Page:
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Tips to put together your fantasy pitching staff in a shortened season

While the ongoing coronavirus outbreak forced several professional leagues in the United States to stop their activities indefinitely, Major League Baseball (MLB) and the players’ association are looking for creative ways to play out the season with the closest possible number of games to 162. Those managing a fantasy pitching staff, therefore, need to change their strategy somewhat, as COVID-19 is even forcing us to alter our draft strategy. But first, let’s explain the current real-life landscape.

According to Jeff Passan of ESPN, the players and the league are discussing the idea of starting to play regular-season games at some point in May. These games would be held with no fans in the stands.

Sources told ESPN that the scenario “has the support of high-ranking federal public health officials who believe the league can safely operate amid the coronavirus pandemic.”

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All games in Arizona?

Passan explains the details of the currently discussed idea: “The plan, sources said, would dictate that all 30 teams play games at stadiums with no fans in the Phoenix area, including the Arizona Diamondbacks’ Chase Field, 10 spring training facilities and perhaps other nearby fields. Players, coaching staff and other essential personnel would be sequestered at local hotels, where they would live in relative isolation and travel only to and from the stadium, sources said. Federal officials at the Centers for Disease Control and Prevention as well as the National Institutes of Health have been supportive of a plan that would adhere to strict isolation, promote social distancing and allow MLB to become the first professional sport to return.”

Before starting to play regular-season games in May, there has to be some sort of extended spring training for players to prepare, at least a couple of weeks. Therefore, late-May or June seem like realistic targets in case the plan goes through.

Starting in late-May or June would mean that there probably won’t be 162 games per team. Something closer to 100 is more realistic, but it is likely that MLB pushes for more. In that case, there could be lots of seven-inning doubleheaders and very few rest days, which will alter real-life rosters and, of course, our fantasy pitching staffs.

Putting together your fantasy pitching staff in times of crisis

But first things first. Who will benefit the most by a late start of the season? The injured stars. Guys like Yoenis Cespedes, Michael Conforto or Aaron Judge, for example, will be ready whenever the action begins. Heck, even Aaron Hicks could make it for the early part of a hypothetical season.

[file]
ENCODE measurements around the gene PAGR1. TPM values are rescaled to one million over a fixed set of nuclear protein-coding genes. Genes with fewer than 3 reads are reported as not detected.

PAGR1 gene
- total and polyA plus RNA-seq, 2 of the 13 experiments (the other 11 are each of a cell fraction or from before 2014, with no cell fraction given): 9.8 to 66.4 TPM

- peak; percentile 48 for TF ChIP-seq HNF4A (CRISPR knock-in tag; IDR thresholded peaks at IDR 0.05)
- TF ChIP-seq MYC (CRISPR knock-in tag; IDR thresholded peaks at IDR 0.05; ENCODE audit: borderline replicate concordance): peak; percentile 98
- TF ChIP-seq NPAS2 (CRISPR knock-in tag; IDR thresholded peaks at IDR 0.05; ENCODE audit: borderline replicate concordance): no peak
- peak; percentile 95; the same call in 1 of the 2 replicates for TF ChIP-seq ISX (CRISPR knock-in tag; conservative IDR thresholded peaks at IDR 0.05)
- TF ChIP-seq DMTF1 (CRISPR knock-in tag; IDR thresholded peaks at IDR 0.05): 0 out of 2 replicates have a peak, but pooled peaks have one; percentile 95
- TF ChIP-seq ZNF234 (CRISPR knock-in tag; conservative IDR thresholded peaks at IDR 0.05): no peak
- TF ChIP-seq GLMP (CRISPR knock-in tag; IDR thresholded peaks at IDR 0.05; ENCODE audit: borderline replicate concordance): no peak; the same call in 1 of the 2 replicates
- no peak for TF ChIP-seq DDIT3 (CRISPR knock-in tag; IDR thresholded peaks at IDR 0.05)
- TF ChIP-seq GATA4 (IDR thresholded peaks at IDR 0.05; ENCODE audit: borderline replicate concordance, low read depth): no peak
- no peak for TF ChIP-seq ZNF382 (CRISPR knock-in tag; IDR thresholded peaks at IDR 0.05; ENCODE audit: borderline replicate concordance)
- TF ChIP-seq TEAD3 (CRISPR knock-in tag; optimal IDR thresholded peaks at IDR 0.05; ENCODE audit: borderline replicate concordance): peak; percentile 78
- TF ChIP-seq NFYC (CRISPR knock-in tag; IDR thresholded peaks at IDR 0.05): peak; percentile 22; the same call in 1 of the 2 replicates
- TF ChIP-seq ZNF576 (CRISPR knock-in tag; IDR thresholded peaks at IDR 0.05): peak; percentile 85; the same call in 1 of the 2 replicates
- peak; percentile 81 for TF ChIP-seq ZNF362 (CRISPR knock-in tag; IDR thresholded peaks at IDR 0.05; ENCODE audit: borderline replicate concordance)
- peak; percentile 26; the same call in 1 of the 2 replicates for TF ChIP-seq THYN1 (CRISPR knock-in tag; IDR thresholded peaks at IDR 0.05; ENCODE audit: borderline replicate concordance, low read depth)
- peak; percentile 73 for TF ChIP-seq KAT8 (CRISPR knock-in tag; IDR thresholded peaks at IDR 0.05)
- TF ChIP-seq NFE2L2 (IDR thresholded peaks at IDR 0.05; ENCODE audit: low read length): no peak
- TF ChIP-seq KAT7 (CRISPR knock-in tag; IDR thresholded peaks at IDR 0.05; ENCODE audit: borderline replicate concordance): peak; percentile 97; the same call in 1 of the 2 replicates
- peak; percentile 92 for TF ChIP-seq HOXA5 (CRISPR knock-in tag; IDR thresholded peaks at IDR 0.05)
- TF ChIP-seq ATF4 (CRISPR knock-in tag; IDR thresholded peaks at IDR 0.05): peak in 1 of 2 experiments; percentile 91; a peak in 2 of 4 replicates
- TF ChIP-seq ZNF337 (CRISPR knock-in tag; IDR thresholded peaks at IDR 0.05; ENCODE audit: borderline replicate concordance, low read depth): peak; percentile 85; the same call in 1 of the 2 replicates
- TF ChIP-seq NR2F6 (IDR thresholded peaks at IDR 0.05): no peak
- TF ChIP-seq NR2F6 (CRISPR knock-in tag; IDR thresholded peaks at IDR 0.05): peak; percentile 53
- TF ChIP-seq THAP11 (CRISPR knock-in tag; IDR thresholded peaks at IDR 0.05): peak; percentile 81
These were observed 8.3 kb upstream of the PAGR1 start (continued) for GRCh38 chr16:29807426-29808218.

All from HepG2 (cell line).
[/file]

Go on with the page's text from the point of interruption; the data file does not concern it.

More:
But we are here to help you put together a competent fantasy pitching staff. That’s why it may behoove you to know that the likes of Shohei Ohtani, James Paxton, Rich Hill, Dustin May, Mike Clevinger and Justin Verlander, all of whom were slated to miss at least a few weeks of the regular season, will likely be ready to rock from scratch. Probably Cole Hamels, too.

Now, it’s certainly not the same to approach your fantasy pitching staff as you have been doing it all these years than if a shortened, compressed schedule presents itself. Here are some pointers to cope with the changes:

  • Aces gain some value because if seven-inning doubleheaders are played, the odds of qualifying for wins increase, as the road from the end of their outing to the end of the game will be shorter and, therefore, smoother.
  • Frontline pitchers also get an additional boost in leagues that count complete games and shutouts. The seven-inning doubleheaders will provide more opportunities to achieve these stats.
  • Setup men and handcuffs to closers also become quite valuable to your fantasy pitching staff if that kind of season presents itself. Because of the compressed schedule, there will be times in which three save chances appear for teams in a span of two days, for example. Because of workload management of their closers, managers will be more inclined to give a save chance or two to these top setup men. In this case, guys like Will Harris, signed by the Washington Nationals to spell closer Sean Doolittle on occasion, will gain more value. Others like Seth Lugo, Will Smith, Aaron Bummer, Michael Lorenzen, Ryan Pressly, Blake Treinen, Sergio Romo and Emilio Pagan come to mind.
  • Middle relievers or setup men with a high K/9 also become more rosterable than ever. Owners will have a need to make the most of their innings, and despite some of them failing to rack up the saves, these strikeout artists can help your fantasy pitching staff, especially since they likely won’t hurt your ratios: